The tenth edition of TriestEspresso Expo has finished

Sustainability, energy costs and raw materials. The tenth edition of TriestEspresso Expo opened with a conference entitled "From coffee to espresso between sustainability and rising energy and raw material costs". The Expo, which has been ended on 29 October, is a biennial event organised by the Venezia Giulia Chamber of Commerce through its in-house company Aries, with the joint organization and contribution of the Municipality of Trieste, the Convention and Visitor Bureau and in cooperation with the Associazione Caffè Trieste.

Exhibitors came from Italy, Tanzania, Spain, Slovenia, Germany, Malta, Ethiopia, South Korea, Greece, Belgium, Switzerland, Turkey and Brazil, with a total of 160 booths distributed between 8,000 square meters Tcc and 2.6 thousand square meters created with awnings outside the Trieste convention center. Visitors from 42 countries showed high hopes aroused by the TriestEspresso Expo and the new venue that hosted the global coffee economy for three days in Trieste.

Fabrizio Polojaz, Chairman of Associazione Caffè Trieste, recalled that in recent years coffee quotations had remained essentially stable until the autumn of 2020, since which time they have started to increase dramatically, still placing both arabica and robusta among the highest levels of the last ten years. The reasons were varied, partly based on differences in expectations of supply and demand that arose with the pandemic crisis and its aftermath, although financial speculation played a good role. It is indispensable to read not only the data offered by the market, but also the news about coffee and the contexts in which it is found. What is needed is a stock market regulation that protects the economic operators in the chain by giving them priority over the financial ones."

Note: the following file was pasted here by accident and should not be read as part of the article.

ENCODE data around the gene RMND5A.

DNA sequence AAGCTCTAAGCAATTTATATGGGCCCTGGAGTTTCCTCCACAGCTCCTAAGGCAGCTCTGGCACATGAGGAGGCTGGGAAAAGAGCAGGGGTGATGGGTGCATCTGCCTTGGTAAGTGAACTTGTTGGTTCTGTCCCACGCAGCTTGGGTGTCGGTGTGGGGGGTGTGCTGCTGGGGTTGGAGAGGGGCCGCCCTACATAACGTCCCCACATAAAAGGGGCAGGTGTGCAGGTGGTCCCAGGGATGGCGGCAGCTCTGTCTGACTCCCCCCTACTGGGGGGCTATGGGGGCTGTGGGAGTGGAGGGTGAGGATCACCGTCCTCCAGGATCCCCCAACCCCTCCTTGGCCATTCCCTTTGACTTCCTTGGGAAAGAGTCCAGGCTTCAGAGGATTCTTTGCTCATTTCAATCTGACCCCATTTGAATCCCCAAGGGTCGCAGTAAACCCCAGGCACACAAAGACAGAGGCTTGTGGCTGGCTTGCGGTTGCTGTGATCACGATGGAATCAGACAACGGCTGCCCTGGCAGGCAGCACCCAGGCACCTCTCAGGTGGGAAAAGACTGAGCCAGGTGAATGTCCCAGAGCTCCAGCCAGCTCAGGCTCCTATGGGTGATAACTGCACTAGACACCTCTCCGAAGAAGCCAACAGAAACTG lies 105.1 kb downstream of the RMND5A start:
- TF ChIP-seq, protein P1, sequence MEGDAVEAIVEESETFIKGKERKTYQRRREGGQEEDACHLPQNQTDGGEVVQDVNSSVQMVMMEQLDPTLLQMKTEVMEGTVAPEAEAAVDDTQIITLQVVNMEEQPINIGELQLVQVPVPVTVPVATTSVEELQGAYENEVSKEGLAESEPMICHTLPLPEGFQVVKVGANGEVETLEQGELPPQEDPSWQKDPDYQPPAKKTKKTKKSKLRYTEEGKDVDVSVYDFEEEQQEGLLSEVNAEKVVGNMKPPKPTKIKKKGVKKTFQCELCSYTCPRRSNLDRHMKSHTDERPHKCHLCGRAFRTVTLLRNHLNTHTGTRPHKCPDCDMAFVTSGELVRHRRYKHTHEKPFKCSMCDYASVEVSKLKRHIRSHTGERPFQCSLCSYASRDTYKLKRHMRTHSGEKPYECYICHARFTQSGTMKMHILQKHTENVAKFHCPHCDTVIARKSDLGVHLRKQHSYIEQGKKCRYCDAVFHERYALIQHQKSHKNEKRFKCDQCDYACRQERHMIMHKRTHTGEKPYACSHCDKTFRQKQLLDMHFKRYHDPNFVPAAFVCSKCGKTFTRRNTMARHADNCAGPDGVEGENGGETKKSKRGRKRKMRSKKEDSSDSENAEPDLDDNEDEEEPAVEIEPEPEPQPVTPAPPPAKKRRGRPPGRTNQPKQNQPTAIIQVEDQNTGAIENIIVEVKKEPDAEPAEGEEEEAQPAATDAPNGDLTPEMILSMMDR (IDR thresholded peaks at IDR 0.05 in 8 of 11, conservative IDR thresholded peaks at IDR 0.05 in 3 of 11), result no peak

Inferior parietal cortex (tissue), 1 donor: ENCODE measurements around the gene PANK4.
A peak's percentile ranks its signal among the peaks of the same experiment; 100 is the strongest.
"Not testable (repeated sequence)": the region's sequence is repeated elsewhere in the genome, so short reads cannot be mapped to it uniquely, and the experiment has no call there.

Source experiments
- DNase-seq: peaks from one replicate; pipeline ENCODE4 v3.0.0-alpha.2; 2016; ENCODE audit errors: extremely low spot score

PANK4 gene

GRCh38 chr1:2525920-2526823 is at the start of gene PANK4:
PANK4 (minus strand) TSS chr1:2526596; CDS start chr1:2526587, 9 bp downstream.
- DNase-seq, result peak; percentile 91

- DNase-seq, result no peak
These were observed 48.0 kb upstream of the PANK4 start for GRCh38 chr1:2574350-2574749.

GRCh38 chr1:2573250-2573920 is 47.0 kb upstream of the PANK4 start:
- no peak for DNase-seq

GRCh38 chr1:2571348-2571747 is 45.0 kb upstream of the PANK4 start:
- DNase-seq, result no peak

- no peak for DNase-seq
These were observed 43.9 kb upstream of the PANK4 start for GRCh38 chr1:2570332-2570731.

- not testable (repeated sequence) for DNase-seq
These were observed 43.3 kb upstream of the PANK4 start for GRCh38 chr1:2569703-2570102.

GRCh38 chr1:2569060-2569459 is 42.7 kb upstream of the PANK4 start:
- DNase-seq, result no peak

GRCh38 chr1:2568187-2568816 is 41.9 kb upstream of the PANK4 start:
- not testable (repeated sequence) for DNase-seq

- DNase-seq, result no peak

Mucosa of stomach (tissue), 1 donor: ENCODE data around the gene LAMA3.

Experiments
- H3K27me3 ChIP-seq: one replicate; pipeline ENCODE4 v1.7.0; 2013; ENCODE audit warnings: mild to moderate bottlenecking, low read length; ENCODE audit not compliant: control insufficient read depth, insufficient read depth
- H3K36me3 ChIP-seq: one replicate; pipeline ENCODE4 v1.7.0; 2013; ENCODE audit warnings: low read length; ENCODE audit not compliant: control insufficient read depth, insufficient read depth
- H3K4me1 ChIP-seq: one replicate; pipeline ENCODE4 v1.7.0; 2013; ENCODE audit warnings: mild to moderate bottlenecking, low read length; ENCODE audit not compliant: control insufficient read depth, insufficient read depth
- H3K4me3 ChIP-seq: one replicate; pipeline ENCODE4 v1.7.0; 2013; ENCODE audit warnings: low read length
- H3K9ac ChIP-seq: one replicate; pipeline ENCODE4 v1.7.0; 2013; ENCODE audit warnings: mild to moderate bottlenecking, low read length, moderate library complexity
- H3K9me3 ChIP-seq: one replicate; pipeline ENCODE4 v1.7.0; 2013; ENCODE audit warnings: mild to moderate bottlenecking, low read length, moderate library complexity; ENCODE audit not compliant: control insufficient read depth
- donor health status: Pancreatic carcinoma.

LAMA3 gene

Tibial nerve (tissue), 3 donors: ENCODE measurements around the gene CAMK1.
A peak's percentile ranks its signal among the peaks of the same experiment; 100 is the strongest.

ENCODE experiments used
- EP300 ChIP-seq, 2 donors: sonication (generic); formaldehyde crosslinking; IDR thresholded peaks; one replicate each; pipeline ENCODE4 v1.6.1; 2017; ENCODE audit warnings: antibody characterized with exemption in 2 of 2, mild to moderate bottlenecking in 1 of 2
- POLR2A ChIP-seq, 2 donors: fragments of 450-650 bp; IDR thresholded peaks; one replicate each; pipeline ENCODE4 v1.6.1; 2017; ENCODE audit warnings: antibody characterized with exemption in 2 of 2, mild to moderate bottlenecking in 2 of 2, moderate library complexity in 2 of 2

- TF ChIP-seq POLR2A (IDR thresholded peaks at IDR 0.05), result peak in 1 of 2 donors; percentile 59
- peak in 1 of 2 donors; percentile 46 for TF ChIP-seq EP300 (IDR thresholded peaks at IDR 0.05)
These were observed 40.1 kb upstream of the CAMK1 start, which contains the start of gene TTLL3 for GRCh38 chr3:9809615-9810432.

For Omar Zidarich, Chairman of Gruppo Italiano Torrefattori Caffè, "the price per cup will rise and we mere mortals will be forced to pay a higher cost due to heavy increases. Coffee roasters use 'gasivorous' systems, but the repercussions are felt throughout the supply chain: from the bean to the cup. Two years ago, the price of electricity was 125.6 euro per megawatt-hour, today it is 436.28 after a peak of over 540 euro. Jute has risen by 70%, pallets by 300%, 500 kg containers for coffee roasters by 44%, ceramic cups, baked in 'gasivorous' ovens, have increased in price by 28%, packaging per kilo has risen from 0.07 cents to 0.56 cents, coffee machines - in addition to increases in raw materials and delivery delays - have a production cost of +150%. Our advice is to increase the price of the cup: we all have to be willing to pay a few cents more to keep up the quality of Italian espresso, recognised all over the world as a quality beverage, but in Rome with the price increase there has been a drop in sales of -28%, so we have a problem throughout the supply chain."

In the afternoon, among the events held in the exhibition centre, the presentation dedicated to Brazilian products was of particular interest.

Brazil is traditionally the world’s largest producer and exporter of coffee, a crop and culture that symbolises the excellence of the Brazilian agri-food sector. It is the product “made in Brazil” with the highest number of geographical indications (GIs) registered with the National Institute of Industrial Property (INPI). The speakers included Marcos Matos, Executive Director of the Council of Coffee Exporters of Brazil (CECAFÉ), who presented “Coffee from Brazil: Quality, Sustainability and International Trade", and Alessandra Almeida, Executive Director of the Santos Coffee Museum, with “Journey to the Land of Coffee”.

As part of Coffee Today, the discussion focused on the role of women.

“Women in coffee: the female point of view as a driving force for the development of the sector” was the title of the round table organized as part of the Coffee Today events and which featured a number of prominent women engaged in different roles within the supply chain. Speakers included Giulia Camparsi from Fairtrade Italia, Theresa Sandalj from the Sandalj Trading Company, Francesca Oberti from BWT Italia and Arianna Mingardi from Amigos Caffè. The meeting was moderated by Paola Campana, founder of the Campana caffè brand and columnist for Coffee Today.

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